Carmela GLOVER, Plaintiff-Respondent, v. George AUGUSTINE, Defendant,
Ponte Equities, Inc., et al., Defendants-Appellants. Carmela Glover, Plaintiff-Appellant, v. George Augustine, Defendant, Ponte Equities, Inc., et al., Defendants-Respondents.
Orders, Supreme Court, New York County (Barbara R. Kapnick, J.), entered October 4, 2006, which, to the extent appealed from, denied defendants-appellants' motion for summary judgment insofar as it sought dismissal of plaintiff's causes of action for negligent hiring and negligent premises security, and granted the motion of defendants-appellants' insofar as it sought a psychological examination of plaintiff, unanimously affirmed, without costs.
Inasmuch as the evidence of record shows that defendants-appellants employed defendant Augustine as an elevator operator without conducting a background check, even though they were aware that he had been convicted of a felony, a triable issue is raised as to whether Augustine was negligently hired. Indeed, a routine check would have revealed that Augustine had a lengthy criminal record, including convictions for sexual abuse in the first degree, and that he was a registered sex offender. Under these circumstances, it is not possible to conclude as a matter of law that Augustine's attack upon plaintiff, an office-worker in the building where Augustine was employed, was unforeseeable (see T.W. v. City of New York, 286 A.D.2d 243, 245-246, 729 N.Y.S.2d 96 ; Brandt v. Elghanayan, 242 A.D.2d 240, 662 N.Y.S.2d 17  ). Although defendants-appellants maintain that the negligent hiring cause of action must be dismissed because, pursuant to Correction Law § 752, they could not have denied Augustine employment by reason of his criminal convictions, that provision does not require employment involving “an unreasonable risk to ․ to the safety or welfare of specific individuals or the general public” and there is, at the very least, an issue of fact as to whether Augustine's hiring entailed such a risk (see T.W. v. City of New York, 286 A.D.2d at 246, 729 N.Y.S.2d 96).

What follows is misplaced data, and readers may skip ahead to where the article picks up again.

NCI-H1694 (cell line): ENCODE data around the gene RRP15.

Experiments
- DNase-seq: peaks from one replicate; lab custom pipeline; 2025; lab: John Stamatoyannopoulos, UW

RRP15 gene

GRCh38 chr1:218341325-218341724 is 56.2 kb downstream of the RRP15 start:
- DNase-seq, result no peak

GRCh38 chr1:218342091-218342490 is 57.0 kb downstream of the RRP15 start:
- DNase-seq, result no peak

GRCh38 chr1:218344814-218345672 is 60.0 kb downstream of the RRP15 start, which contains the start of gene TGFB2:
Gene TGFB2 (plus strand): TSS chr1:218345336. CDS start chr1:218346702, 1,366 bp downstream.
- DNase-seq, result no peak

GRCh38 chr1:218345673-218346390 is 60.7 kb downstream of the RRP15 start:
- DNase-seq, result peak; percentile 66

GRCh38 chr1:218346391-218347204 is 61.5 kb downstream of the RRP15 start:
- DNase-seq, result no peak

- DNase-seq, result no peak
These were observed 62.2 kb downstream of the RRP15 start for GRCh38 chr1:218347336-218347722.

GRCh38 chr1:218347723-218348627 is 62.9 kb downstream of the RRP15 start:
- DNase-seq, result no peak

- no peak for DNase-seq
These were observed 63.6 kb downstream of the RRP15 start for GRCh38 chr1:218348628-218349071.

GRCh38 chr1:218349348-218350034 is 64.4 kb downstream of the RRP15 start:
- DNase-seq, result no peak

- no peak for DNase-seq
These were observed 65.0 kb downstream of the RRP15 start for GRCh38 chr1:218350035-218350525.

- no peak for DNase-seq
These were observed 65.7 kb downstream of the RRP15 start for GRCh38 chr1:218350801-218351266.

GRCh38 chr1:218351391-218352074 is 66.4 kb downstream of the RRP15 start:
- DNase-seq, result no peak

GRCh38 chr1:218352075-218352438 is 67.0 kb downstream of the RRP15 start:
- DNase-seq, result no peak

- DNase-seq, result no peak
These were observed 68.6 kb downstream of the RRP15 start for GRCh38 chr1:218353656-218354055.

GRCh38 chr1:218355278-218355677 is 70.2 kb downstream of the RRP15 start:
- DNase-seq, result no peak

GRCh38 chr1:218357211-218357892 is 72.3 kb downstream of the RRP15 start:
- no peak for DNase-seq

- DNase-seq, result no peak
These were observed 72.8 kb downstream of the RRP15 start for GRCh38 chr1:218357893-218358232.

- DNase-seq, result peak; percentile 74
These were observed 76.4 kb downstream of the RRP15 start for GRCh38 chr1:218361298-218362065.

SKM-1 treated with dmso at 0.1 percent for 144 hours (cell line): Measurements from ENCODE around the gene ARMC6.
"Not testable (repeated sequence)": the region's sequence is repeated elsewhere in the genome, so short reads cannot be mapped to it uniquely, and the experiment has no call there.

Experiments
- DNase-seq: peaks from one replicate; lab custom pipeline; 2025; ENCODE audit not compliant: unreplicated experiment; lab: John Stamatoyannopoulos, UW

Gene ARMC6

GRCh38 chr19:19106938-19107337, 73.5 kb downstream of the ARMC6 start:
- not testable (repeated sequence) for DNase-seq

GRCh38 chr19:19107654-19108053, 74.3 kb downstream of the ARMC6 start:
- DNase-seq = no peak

Inasmuch as there are triable issues as to whether Augustine's attack upon plaintiff was foreseeable, defendants-appellants' characterization of the attack as a sudden and spontaneous event for which they should not be held responsible, is unavailing as a basis for summary judgment (cf. Lindskog v. Southland Rest., 160 A.D.2d 842, 554 N.Y.S.2d 276  ).
The court properly exercised its discretion in granting the request for a psychological examination of plaintiff. Plaintiff has claimed psychological injury from the attack and would not sustain cognizable prejudice by appearing for an examination (see Woods v. Daniella Realty Corp., 15 A.D.3d 231, 789 N.Y.S.2d 479 ; May v. American Red Cross, 282 A.D.2d 285, 722 N.Y.S.2d 868  ).